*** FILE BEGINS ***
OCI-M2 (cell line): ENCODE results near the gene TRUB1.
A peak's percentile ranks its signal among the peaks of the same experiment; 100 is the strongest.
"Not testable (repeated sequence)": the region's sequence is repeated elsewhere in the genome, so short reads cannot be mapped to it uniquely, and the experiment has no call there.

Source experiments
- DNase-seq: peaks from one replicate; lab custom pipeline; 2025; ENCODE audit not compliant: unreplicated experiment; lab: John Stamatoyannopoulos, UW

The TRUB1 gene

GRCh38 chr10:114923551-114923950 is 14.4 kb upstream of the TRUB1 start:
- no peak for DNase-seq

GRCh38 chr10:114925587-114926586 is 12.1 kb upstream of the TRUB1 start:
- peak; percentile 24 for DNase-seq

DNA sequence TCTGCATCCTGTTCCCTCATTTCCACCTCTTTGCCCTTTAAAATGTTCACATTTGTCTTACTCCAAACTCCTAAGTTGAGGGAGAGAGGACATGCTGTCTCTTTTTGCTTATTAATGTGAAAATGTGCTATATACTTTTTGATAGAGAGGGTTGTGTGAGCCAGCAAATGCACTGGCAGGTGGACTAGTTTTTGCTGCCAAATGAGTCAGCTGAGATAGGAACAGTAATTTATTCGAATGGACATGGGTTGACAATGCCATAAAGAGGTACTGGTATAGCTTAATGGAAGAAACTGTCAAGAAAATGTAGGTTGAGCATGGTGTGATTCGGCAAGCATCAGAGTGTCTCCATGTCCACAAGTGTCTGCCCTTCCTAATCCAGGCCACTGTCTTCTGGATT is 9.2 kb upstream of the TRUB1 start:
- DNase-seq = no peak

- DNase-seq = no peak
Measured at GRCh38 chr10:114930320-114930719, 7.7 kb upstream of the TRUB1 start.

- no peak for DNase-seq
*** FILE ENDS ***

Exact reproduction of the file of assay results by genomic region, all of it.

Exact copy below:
OCI-M2 (cell line): ENCODE results near the gene TRUB1.
A peak's percentile ranks its signal among the peaks of the same experiment; 100 is the strongest.
"Not testable (repeated sequence)": the region's sequence is repeated elsewhere in the genome, so short reads cannot be mapped to it uniquely, and the experiment has no call there.

Source experiments
- DNase-seq: peaks from one replicate; lab custom pipeline; 2025; ENCODE audit not compliant: unreplicated experiment; lab: John Stamatoyannopoulos, UW

The TRUB1 gene

GRCh38 chr10:114923551-114923950 is 14.4 kb upstream of the TRUB1 start:
- no peak for DNase-seq

GRCh38 chr10:114925587-114926586 is 12.1 kb upstream of the TRUB1 start:
- peak; percentile 24 for DNase-seq

DNA sequence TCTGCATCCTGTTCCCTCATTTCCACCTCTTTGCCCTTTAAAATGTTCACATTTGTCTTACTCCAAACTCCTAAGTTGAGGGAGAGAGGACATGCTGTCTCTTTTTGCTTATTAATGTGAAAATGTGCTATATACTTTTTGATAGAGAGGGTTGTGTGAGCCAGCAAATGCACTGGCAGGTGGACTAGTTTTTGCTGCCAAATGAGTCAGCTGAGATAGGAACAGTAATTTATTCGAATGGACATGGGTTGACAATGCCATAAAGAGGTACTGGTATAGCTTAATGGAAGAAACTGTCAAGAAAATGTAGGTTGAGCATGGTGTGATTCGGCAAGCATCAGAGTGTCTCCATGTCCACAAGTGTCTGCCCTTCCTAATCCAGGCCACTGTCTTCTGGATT is 9.2 kb upstream of the TRUB1 start:
- DNase-seq = no peak

- DNase-seq = no peak
Measured at GRCh38 chr10:114930320-114930719, 7.7 kb upstream of the TRUB1 start.

- no peak for DNase-seq